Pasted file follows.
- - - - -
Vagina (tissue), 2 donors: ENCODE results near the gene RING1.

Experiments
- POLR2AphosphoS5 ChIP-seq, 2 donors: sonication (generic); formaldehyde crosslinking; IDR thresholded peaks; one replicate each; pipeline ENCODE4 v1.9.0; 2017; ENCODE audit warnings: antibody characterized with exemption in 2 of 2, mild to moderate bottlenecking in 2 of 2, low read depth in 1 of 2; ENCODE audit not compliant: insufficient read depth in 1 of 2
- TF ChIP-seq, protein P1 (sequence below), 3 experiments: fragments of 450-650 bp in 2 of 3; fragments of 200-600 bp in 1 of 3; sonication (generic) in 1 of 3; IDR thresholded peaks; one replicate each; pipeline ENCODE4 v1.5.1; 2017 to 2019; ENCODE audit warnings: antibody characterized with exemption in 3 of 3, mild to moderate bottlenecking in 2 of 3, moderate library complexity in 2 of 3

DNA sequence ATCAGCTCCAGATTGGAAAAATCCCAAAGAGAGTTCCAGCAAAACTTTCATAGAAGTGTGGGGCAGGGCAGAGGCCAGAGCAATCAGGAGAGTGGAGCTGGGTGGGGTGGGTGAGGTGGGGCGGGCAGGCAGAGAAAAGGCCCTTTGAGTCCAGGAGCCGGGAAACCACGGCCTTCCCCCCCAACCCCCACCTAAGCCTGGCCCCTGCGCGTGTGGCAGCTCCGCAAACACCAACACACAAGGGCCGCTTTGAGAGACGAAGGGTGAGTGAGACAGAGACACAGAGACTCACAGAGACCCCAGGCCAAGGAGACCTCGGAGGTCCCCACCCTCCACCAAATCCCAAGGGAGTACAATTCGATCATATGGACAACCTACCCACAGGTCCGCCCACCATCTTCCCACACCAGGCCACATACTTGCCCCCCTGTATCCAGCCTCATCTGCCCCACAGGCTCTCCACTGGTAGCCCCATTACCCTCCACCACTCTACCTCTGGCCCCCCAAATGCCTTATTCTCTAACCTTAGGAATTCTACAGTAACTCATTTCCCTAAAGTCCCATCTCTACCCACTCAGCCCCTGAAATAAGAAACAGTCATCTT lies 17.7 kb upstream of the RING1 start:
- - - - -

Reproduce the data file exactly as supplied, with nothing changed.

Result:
Vagina (tissue), 2 donors: ENCODE results near the gene RING1.

Experiments
- POLR2AphosphoS5 ChIP-seq, 2 donors: sonication (generic); formaldehyde crosslinking; IDR thresholded peaks; one replicate each; pipeline ENCODE4 v1.9.0; 2017; ENCODE audit warnings: antibody characterized with exemption in 2 of 2, mild to moderate bottlenecking in 2 of 2, low read depth in 1 of 2; ENCODE audit not compliant: insufficient read depth in 1 of 2
- TF ChIP-seq, protein P1 (sequence below), 3 experiments: fragments of 450-650 bp in 2 of 3; fragments of 200-600 bp in 1 of 3; sonication (generic) in 1 of 3; IDR thresholded peaks; one replicate each; pipeline ENCODE4 v1.5.1; 2017 to 2019; ENCODE audit warnings: antibody characterized with exemption in 3 of 3, mild to moderate bottlenecking in 2 of 3, moderate library complexity in 2 of 3

DNA sequence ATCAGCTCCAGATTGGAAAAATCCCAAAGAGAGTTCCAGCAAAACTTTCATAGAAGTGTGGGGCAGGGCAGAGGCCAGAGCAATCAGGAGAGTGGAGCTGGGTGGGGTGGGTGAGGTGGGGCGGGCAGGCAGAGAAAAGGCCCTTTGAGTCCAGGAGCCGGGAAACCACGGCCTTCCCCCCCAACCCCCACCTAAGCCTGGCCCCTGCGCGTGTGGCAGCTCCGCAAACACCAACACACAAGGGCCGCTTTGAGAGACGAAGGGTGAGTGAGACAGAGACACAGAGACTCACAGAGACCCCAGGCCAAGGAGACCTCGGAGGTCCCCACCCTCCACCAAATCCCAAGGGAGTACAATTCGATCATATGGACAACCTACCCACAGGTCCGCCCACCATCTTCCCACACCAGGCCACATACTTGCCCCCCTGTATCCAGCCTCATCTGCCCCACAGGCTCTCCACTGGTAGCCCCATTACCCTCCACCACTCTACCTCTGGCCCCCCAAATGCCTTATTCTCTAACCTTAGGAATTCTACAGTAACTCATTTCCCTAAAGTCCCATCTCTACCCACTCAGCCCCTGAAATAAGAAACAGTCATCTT lies 17.7 kb upstream of the RING1 start: